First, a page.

Qualitative study of children, young people and 'sexting'
We asked researchers to conduct a small scale qualitative study to improve our understanding of sexting and the use of mobile technology by young people. This report details the research and their findings.
Sexting has been defined as the "exchange of sexual messages or images" and "creating, sharing and forwarding sexually suggestive nude or nearly nude images" (see report for references).
In this study, the researchers listened to young people's views and experiences to gain an understanding of how sexually explicit texts and images are produced, circulated and used through mobile phones and the internet and how these practices shape the offline lives of young people.
The researchers conducted focus groups with 35 young people aged 12 to 14 years from inner city London schools. Participants were asked to become friends with the research team on Facebook so their activities online could be mapped.
Follow-up interviews were conducted with 22 of the focus group participants as well as with 4 teachers and 4 school support staff.
This research was conducted by the Institute of Education, King's College London, London School of Economics and Open University.
Authors: Jessica Ringrose, Rosalind Gill, Sonia Livingstone and Laura Harvey
The findings reveal that sexting does not refer to a single activity but covers a range of activities experienced by young people.
The top messages from the research are:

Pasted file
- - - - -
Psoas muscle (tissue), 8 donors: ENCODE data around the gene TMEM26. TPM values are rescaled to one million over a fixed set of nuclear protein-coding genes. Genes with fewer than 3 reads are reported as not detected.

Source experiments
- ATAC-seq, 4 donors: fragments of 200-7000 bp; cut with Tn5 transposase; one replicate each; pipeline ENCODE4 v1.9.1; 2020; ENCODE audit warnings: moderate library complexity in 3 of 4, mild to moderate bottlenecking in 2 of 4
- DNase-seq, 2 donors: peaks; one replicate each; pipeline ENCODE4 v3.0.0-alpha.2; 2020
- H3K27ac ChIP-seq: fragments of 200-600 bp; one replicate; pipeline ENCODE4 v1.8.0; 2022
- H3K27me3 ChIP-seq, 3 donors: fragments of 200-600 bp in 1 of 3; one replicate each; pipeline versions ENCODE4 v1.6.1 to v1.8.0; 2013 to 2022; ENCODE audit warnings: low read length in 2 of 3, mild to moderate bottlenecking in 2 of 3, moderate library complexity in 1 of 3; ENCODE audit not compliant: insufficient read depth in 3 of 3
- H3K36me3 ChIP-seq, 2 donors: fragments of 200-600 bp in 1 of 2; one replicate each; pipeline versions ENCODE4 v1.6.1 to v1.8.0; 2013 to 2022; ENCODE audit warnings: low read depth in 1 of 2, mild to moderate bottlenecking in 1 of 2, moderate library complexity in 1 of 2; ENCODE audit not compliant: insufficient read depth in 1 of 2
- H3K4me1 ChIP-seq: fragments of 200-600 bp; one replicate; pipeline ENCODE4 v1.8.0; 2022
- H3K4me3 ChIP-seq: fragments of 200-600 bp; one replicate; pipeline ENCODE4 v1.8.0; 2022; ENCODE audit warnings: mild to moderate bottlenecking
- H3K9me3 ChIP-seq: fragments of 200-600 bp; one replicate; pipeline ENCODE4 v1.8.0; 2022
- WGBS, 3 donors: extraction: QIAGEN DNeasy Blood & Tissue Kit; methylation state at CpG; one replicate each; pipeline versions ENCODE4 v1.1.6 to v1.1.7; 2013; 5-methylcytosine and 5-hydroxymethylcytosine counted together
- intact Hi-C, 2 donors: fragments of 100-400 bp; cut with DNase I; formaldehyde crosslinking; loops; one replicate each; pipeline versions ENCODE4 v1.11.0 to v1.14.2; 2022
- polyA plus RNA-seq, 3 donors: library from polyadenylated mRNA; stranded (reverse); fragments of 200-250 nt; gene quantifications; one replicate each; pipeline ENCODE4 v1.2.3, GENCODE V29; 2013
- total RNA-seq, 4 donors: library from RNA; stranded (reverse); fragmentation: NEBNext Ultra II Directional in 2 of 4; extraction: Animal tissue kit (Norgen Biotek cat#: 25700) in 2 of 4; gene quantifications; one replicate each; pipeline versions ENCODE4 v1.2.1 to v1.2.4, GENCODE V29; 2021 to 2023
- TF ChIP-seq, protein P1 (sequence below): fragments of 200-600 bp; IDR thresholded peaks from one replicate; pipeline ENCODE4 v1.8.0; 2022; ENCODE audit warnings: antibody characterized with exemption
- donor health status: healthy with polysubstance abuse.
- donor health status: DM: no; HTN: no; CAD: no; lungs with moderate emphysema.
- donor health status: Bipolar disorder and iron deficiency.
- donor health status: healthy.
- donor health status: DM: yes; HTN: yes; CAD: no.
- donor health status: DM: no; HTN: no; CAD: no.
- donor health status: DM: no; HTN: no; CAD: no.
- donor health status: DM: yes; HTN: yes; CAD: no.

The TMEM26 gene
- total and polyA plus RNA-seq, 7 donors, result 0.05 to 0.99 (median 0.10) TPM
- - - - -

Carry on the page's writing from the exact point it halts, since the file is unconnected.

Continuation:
- the primary technology-related threat comes from peers, not 'stranger danger'
- sexting is often coercive
- girls are the most adversely affected
- technology amplifies the problem by facilitating the objectification of girls
- sexting reveals wider sexual pressures
- ever younger children are affected
- sexting practices are culturally specific
- more support and resources are vital to redress the gendered sexual pressures on young people.
The research also sets out recommendations for schools, parents, internet service and site providers, child welfare professionals and future research.
|Children, young people and sexting: data analysis||25|
Other research and resources
Sexting: an exploration of practices, attitudes and influences
Experiences of 11-16 year olds on social networking sites
Younger children and social networking sites: a blind spot
Boys and girls speak out: a qualitative study of children’s gender and sexual cultures
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